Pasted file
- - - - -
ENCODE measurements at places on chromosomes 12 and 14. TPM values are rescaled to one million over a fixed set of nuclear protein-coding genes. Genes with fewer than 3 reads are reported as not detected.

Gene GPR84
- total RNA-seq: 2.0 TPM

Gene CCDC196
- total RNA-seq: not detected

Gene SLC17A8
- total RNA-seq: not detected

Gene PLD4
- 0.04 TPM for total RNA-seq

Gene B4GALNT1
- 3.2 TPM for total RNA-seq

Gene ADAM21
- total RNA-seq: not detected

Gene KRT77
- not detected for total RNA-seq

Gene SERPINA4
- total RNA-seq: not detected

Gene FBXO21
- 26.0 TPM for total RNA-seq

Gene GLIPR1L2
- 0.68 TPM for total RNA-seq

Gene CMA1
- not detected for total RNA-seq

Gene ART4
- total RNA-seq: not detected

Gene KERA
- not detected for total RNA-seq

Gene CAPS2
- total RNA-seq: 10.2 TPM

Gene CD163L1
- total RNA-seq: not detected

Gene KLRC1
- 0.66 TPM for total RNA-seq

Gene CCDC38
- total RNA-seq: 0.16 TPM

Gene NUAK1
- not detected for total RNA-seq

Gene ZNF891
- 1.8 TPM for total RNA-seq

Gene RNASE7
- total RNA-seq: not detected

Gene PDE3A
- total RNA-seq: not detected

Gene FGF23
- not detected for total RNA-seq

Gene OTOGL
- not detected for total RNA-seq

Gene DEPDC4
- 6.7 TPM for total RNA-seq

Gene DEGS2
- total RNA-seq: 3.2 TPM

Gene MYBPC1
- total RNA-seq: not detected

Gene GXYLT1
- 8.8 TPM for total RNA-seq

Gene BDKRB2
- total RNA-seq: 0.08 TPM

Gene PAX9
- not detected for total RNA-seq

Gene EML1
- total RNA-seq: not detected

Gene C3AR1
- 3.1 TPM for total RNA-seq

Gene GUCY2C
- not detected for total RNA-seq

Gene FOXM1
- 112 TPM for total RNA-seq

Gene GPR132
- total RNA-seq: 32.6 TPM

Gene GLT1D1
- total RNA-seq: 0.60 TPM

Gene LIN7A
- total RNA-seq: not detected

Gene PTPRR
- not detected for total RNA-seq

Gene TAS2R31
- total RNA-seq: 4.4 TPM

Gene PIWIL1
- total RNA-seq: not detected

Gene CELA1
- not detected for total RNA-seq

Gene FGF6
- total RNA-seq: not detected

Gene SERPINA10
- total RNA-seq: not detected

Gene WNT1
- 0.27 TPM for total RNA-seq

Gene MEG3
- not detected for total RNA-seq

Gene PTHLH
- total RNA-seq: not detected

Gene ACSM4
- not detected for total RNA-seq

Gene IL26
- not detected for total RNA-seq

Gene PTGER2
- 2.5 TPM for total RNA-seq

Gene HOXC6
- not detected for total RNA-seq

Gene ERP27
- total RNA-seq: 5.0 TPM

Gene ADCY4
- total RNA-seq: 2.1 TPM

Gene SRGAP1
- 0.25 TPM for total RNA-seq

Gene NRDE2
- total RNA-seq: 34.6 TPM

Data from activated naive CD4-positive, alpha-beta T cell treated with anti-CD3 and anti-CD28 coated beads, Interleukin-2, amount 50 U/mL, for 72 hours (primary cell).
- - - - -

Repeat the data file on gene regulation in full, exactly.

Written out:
ENCODE measurements at places on chromosomes 12 and 14. TPM values are rescaled to one million over a fixed set of nuclear protein-coding genes. Genes with fewer than 3 reads are reported as not detected.

Gene GPR84
- total RNA-seq: 2.0 TPM

Gene CCDC196
- total RNA-seq: not detected

Gene SLC17A8
- total RNA-seq: not detected

Gene PLD4
- 0.04 TPM for total RNA-seq

Gene B4GALNT1
- 3.2 TPM for total RNA-seq

Gene ADAM21
- total RNA-seq: not detected

Gene KRT77
- not detected for total RNA-seq

Gene SERPINA4
- total RNA-seq: not detected

Gene FBXO21
- 26.0 TPM for total RNA-seq

Gene GLIPR1L2
- 0.68 TPM for total RNA-seq

Gene CMA1
- not detected for total RNA-seq

Gene ART4
- total RNA-seq: not detected

Gene KERA
- not detected for total RNA-seq

Gene CAPS2
- total RNA-seq: 10.2 TPM

Gene CD163L1
- total RNA-seq: not detected

Gene KLRC1
- 0.66 TPM for total RNA-seq

Gene CCDC38
- total RNA-seq: 0.16 TPM

Gene NUAK1
- not detected for total RNA-seq

Gene ZNF891
- 1.8 TPM for total RNA-seq

Gene RNASE7
- total RNA-seq: not detected

Gene PDE3A
- total RNA-seq: not detected

Gene FGF23
- not detected for total RNA-seq

Gene OTOGL
- not detected for total RNA-seq

Gene DEPDC4
- 6.7 TPM for total RNA-seq

Gene DEGS2
- total RNA-seq: 3.2 TPM

Gene MYBPC1
- total RNA-seq: not detected

Gene GXYLT1
- 8.8 TPM for total RNA-seq

Gene BDKRB2
- total RNA-seq: 0.08 TPM

Gene PAX9
- not detected for total RNA-seq

Gene EML1
- total RNA-seq: not detected

Gene C3AR1
- 3.1 TPM for total RNA-seq

Gene GUCY2C
- not detected for total RNA-seq

Gene FOXM1
- 112 TPM for total RNA-seq

Gene GPR132
- total RNA-seq: 32.6 TPM

Gene GLT1D1
- total RNA-seq: 0.60 TPM

Gene LIN7A
- total RNA-seq: not detected

Gene PTPRR
- not detected for total RNA-seq

Gene TAS2R31
- total RNA-seq: 4.4 TPM

Gene PIWIL1
- total RNA-seq: not detected

Gene CELA1
- not detected for total RNA-seq

Gene FGF6
- total RNA-seq: not detected

Gene SERPINA10
- total RNA-seq: not detected

Gene WNT1
- 0.27 TPM for total RNA-seq

Gene MEG3
- not detected for total RNA-seq

Gene PTHLH
- total RNA-seq: not detected

Gene ACSM4
- not detected for total RNA-seq

Gene IL26
- not detected for total RNA-seq

Gene PTGER2
- 2.5 TPM for total RNA-seq

Gene HOXC6
- not detected for total RNA-seq

Gene ERP27
- total RNA-seq: 5.0 TPM

Gene ADCY4
- total RNA-seq: 2.1 TPM

Gene SRGAP1
- 0.25 TPM for total RNA-seq

Gene NRDE2
- total RNA-seq: 34.6 TPM

Data from activated naive CD4-positive, alpha-beta T cell treated with anti-CD3 and anti-CD28 coated beads, Interleukin-2, amount 50 U/mL, for 72 hours (primary cell).